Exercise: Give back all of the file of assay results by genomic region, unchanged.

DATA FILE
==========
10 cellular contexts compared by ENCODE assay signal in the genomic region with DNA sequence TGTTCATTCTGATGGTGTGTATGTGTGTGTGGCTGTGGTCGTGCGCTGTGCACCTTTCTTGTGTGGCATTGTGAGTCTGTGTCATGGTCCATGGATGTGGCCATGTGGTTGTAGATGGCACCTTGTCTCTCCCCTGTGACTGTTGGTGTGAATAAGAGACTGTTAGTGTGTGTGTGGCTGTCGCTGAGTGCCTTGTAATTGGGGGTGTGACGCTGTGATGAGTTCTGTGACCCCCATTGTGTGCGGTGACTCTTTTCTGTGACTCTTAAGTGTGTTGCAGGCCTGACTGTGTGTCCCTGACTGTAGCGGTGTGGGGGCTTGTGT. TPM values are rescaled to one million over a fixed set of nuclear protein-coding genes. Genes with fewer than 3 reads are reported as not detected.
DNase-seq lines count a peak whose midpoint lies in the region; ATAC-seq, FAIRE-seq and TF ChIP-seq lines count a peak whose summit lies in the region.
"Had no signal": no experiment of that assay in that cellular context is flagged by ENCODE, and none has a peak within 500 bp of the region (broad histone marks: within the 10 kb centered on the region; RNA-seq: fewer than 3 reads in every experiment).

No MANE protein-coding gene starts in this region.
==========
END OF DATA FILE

10 cellular contexts compared by ENCODE assay signal in the genomic region with DNA sequence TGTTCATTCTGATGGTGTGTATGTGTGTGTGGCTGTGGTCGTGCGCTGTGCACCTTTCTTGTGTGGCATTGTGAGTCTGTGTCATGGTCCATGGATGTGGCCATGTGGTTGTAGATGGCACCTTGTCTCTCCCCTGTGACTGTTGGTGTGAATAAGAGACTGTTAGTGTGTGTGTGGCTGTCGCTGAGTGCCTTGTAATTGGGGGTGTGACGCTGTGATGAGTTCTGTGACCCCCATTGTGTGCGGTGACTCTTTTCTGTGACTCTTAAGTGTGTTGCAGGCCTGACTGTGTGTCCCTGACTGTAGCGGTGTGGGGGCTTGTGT. TPM values are rescaled to one million over a fixed set of nuclear protein-coding genes. Genes with fewer than 3 reads are reported as not detected.
DNase-seq lines count a peak whose midpoint lies in the region; ATAC-seq, FAIRE-seq and TF ChIP-seq lines count a peak whose summit lies in the region.
"Had no signal": no experiment of that assay in that cellular context is flagged by ENCODE, and none has a peak within 500 bp of the region (broad histone marks: within the 10 kb centered on the region; RNA-seq: fewer than 3 reads in every experiment).

No MANE protein-coding gene starts in this region.